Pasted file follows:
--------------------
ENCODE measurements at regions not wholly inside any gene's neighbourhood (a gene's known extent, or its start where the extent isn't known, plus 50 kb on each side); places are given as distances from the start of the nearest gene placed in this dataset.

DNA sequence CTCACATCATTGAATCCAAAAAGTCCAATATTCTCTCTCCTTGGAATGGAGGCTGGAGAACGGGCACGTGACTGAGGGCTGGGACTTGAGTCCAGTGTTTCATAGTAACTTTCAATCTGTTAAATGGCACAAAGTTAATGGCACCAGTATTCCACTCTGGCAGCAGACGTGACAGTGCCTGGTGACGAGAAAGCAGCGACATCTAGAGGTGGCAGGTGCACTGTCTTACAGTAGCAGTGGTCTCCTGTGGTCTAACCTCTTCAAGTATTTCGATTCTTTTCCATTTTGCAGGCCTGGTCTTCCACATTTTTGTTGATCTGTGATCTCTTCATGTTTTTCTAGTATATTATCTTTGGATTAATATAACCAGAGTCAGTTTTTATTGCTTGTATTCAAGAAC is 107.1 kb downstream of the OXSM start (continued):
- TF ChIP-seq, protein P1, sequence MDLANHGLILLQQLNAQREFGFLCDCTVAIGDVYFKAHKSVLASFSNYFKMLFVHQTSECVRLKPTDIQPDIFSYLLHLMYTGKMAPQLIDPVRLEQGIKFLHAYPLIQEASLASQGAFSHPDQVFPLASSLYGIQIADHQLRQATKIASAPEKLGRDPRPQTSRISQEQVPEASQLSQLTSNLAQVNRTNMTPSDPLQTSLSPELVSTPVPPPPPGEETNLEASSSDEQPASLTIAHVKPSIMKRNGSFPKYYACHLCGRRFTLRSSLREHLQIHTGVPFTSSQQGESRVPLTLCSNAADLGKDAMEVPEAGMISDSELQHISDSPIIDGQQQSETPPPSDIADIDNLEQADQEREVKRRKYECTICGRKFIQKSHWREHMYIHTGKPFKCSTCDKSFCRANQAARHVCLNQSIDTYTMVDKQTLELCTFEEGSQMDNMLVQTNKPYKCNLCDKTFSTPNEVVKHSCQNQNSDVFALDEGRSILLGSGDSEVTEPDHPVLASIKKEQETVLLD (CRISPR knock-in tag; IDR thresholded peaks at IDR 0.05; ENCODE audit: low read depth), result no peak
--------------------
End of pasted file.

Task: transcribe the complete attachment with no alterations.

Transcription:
ENCODE measurements at regions not wholly inside any gene's neighbourhood (a gene's known extent, or its start where the extent isn't known, plus 50 kb on each side); places are given as distances from the start of the nearest gene placed in this dataset.

DNA sequence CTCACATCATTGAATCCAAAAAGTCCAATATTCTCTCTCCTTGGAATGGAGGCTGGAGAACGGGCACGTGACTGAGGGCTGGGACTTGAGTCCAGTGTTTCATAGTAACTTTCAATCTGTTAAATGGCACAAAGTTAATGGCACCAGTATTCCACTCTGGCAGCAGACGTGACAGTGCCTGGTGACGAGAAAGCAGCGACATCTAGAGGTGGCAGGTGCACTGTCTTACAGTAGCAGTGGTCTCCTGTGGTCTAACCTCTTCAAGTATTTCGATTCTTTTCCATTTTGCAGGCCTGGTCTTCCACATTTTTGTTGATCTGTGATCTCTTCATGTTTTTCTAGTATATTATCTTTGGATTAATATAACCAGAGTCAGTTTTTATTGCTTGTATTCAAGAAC is 107.1 kb downstream of the OXSM start (continued):
- TF ChIP-seq, protein P1, sequence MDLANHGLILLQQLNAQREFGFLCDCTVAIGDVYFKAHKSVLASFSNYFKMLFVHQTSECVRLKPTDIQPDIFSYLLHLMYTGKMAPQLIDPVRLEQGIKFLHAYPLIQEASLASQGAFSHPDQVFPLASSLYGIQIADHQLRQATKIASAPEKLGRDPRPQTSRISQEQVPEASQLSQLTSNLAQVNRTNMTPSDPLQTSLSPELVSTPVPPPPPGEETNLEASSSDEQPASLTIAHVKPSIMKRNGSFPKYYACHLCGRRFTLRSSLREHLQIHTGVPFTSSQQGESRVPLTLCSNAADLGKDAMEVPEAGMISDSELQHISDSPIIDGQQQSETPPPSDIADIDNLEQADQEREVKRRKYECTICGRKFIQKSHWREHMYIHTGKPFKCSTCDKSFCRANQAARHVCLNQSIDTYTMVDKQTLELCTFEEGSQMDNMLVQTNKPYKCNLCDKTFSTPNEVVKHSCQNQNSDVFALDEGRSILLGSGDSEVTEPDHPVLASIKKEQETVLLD (CRISPR knock-in tag; IDR thresholded peaks at IDR 0.05; ENCODE audit: low read depth), result no peak